Review: Matthew Bourne - Cinderella - Sadler's Wells

Performance: 9 December - 17 January
Reviewed by Rachel Nouchi - Thursday 21 December 2017

Matthew Bourne is back with an updated version of his sweeping musical ballet Cinderella – a re-imagining of the tale set in the London Blitz; a drab, monochrome world of buttoned up grey cardigans and neat slicked back hair, lit only by the flickering fire burning quietly in the corner of the stage.

Marking the 70th anniversary of the Blitz, Bourne has set his fairytale in 1941 wartime Britain swapping prince for David Niven style pilot, Cinderella as a dowdy ‘frump’ and stepmother as the production’s very own Joan Crawford.

Bourne borrows ideas and imagery from celluloid to translate onstage with powerful effect. The staging is faultless thanks to Lez Brotherston’s dashing costumes and sets, which won an Olivier Award for his original designs, lighting by Olivier Award-winning Neil Austin and the characters lifted from his favourite films.

Enter Cinderella’s household, a cross between the Adams Family and a Powell-Pressburger production and we are transported into the quirky world that Cinderella must endure and navigate to find her love interest among the freaky sideshow oddities of her extended family. There’s a stepbrother caressing her feet in a foot festish frenzy to spinning dad in wheelchair and a fur-clad stepmother who anyone would be terrified to meet on a dark night, blitz or otherwise.

From the outset, the audience is plunged into the greyness of wartime Britain with news footage screens delivering serious information delivered by the plummy voices of Pathe, advising the nation how to best tackle air-raids.

Ironically, the mood shifts from the sheer comedy of watching public information films viewed through contemporary eyes, to the troubling footage of London burning. Such irony maintains itself successfully through the show allowing often brutal imagery of a country at war to rub up against a lighter touch through dance, splashes of colour and the relentless pursuit of love.

Bourne and Brotherston are a dream-team as movement and sets dissolve seamlessly from the drab of Cinderella’s kitchen pitch to air-raid scenes and on to Café de Paris – the dancehall moment where we are treated to colour albeit bathed in deep, seductive red – the perfect foil to Cinderella bejewelled pure white.

As Bourne says, one of the reasons he set Cinderella in wartime was to highlight narrative parallels – from the idea that somebody goes missing, to using escapism during times of adversity in the form of dancehalls, offering dance, glamour and colour as a break from the brutalities of war.

There are notable performances from Ashley Shaw as Cinderella who transforms herself from a mousey downtrodden specimen to sequined back arching beauty – where the pilots literally line-up fawning all over her. Liam Mower as her male guardian angel donned in a camp white satin suit effortlessly glides and swerves circles around her, creating mists of magic as he moves, whilst Michela Meazza as film-noir fur clad step mum slinks and slithers in perfect doses of ease and evil.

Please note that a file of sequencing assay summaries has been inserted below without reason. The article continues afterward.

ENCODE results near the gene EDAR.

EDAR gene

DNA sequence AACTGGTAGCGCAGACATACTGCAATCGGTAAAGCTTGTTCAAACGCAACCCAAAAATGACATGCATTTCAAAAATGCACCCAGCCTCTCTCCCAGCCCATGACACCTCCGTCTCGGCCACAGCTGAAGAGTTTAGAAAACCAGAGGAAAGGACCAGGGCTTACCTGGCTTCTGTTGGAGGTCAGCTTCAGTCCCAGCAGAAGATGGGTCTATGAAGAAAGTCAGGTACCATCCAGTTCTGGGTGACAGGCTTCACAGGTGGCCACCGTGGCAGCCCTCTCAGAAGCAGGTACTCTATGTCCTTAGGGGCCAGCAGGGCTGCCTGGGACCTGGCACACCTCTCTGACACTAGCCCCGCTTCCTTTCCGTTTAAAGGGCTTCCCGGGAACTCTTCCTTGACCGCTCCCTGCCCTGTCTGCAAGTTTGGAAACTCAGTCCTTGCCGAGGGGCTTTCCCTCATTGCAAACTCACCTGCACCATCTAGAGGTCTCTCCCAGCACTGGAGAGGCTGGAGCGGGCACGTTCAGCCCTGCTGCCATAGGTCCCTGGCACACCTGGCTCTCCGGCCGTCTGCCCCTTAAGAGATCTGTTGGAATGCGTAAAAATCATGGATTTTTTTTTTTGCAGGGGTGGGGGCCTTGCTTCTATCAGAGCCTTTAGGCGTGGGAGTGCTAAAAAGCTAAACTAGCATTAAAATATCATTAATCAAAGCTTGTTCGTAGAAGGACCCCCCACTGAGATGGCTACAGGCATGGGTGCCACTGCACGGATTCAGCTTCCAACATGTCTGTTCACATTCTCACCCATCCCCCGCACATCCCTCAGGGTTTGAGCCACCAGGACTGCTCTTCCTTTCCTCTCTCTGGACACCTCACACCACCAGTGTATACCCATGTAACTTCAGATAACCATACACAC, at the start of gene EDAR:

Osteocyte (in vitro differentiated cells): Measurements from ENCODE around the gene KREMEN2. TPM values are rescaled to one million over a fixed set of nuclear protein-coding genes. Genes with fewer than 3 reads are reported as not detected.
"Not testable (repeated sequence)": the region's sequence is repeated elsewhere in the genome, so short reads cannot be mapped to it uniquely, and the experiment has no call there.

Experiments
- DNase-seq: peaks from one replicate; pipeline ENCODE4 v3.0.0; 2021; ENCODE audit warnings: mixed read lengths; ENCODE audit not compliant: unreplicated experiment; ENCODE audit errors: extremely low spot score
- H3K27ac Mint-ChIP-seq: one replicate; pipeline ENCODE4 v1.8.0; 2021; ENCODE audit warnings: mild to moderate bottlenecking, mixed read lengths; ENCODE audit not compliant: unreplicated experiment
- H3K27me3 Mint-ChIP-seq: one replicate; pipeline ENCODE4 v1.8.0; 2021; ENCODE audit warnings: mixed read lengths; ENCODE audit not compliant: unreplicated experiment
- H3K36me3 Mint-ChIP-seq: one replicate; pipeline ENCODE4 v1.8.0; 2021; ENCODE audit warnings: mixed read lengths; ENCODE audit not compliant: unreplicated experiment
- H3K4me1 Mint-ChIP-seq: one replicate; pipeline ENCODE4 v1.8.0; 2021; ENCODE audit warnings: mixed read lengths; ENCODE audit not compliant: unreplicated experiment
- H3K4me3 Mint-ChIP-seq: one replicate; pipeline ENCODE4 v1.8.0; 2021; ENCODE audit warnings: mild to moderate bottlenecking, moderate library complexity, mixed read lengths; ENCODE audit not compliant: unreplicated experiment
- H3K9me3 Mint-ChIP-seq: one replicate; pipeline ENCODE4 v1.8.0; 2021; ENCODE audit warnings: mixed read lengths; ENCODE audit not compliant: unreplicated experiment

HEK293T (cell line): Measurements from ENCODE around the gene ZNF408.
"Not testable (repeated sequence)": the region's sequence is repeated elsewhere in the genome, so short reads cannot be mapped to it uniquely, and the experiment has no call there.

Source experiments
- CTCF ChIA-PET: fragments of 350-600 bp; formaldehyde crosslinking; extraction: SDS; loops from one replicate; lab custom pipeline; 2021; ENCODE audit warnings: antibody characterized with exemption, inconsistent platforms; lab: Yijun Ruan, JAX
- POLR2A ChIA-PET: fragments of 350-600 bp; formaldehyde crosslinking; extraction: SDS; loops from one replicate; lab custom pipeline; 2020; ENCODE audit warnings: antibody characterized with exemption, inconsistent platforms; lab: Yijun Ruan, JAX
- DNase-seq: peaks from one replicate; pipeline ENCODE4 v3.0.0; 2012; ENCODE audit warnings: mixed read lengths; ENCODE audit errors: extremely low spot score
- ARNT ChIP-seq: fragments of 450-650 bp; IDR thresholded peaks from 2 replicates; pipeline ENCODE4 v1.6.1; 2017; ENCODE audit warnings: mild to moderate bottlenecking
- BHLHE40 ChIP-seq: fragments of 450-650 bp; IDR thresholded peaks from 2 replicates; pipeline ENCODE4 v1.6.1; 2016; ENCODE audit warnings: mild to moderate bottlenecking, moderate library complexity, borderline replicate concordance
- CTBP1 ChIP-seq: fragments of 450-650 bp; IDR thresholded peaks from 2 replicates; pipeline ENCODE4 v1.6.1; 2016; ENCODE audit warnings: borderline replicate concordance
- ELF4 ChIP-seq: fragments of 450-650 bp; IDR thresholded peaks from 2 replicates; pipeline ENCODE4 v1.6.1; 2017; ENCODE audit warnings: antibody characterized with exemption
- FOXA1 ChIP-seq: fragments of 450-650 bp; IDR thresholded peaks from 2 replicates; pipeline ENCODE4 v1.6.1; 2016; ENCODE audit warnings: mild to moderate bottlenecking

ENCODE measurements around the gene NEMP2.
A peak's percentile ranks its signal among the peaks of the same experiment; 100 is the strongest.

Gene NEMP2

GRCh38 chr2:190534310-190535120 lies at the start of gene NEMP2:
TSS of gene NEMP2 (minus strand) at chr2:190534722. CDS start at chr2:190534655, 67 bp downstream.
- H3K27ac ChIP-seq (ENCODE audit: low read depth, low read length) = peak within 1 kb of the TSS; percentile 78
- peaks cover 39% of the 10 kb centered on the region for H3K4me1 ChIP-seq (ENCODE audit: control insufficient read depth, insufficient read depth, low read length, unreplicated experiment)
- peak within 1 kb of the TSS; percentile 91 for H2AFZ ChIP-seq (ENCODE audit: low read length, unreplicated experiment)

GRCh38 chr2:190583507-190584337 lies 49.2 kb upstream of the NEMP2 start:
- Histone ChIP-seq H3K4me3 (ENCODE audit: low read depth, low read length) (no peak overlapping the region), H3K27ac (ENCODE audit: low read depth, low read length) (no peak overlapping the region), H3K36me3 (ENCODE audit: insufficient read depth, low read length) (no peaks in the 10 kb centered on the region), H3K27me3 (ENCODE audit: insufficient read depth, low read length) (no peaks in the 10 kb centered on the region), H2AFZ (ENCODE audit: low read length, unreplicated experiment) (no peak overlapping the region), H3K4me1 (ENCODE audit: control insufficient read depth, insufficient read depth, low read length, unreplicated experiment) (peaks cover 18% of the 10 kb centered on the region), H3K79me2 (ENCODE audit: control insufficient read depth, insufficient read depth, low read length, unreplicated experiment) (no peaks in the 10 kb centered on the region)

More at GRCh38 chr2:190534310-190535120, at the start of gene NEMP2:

There are clever touches in the choreography too. Dreaming of the ball, Cinderella dances with a dressmaker’s dummy. Bourne wanted it to look like Cinderella was initiating everything and in a quick dash behind a curtain, she dances with her pilot for real – who quickly returns to the dummy again.

Prokoviev’s original score for Cinderella, created during the Second World War is bleak and beautiful and this latest version offers audiences surround sound, designed by Paul Groothuis, featuring a specially commissioned recording played by a 60 piece orchestra- yet it misses out on the deeper resonance allowed by a live orchestra.

Audiences must take into account that Cinderella is neither ballet or musical but sits somewhere in between giving credence to skeletal choreography. There’s emphasis on walking – building on the bustle of public life and projecting intricate language of gestures known to those familiar with Bourne’s other works.

Such a format allows for a complex narrative with its multiple set changes and characters for space in between the bigger dance showpiece numbers.
And there’s no better example of this than in the larger group ensembles such as the finale – allowing for entire cast to genuinely fizzle in a joyful fusion of colour and music to dance the jitterbug.

Cinderella was reviewed by Rachel Nouchi. Rachel is a writer/movement researcher from Royal Central School of Speech and Drama and contributes arts based features and reviews covering UK performance. You can find her on Twitter @NouchiR

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